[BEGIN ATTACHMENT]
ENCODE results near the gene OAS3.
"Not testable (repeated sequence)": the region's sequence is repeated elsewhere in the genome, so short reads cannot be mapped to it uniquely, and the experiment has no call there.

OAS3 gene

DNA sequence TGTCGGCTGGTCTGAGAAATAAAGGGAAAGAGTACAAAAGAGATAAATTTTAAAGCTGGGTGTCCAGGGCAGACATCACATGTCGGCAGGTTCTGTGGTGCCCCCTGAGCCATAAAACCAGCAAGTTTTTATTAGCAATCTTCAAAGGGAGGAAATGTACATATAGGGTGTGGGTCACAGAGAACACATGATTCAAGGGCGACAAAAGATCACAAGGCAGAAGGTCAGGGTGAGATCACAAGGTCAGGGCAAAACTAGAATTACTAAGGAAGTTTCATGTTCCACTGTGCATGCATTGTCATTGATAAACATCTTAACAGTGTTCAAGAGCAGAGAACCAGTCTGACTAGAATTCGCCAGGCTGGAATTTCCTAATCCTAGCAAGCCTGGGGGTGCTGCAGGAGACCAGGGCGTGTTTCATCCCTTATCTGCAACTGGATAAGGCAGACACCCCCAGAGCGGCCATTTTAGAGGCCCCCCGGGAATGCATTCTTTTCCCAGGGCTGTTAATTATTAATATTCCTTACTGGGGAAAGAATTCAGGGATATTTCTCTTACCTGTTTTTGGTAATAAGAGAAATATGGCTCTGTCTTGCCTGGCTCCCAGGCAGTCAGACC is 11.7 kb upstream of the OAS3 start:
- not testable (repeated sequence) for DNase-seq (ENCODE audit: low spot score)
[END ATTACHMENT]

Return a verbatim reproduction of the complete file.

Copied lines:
ENCODE results near the gene OAS3.
"Not testable (repeated sequence)": the region's sequence is repeated elsewhere in the genome, so short reads cannot be mapped to it uniquely, and the experiment has no call there.

OAS3 gene

DNA sequence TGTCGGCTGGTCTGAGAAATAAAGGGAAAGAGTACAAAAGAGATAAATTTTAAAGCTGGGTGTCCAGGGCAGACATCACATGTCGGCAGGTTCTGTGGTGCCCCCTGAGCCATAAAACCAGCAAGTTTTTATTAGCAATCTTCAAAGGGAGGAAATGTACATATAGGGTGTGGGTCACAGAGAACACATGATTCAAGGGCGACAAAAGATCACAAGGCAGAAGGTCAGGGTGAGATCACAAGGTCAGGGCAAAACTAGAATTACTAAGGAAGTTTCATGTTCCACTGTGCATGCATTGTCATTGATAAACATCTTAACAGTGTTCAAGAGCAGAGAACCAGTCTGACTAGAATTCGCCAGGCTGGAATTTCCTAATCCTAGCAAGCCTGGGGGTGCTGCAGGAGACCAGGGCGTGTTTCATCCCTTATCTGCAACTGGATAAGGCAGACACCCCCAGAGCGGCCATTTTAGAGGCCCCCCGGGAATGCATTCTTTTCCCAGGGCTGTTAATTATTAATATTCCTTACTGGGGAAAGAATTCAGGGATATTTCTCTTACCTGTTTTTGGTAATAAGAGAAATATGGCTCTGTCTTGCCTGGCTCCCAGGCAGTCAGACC is 11.7 kb upstream of the OAS3 start:
- not testable (repeated sequence) for DNase-seq (ENCODE audit: low spot score)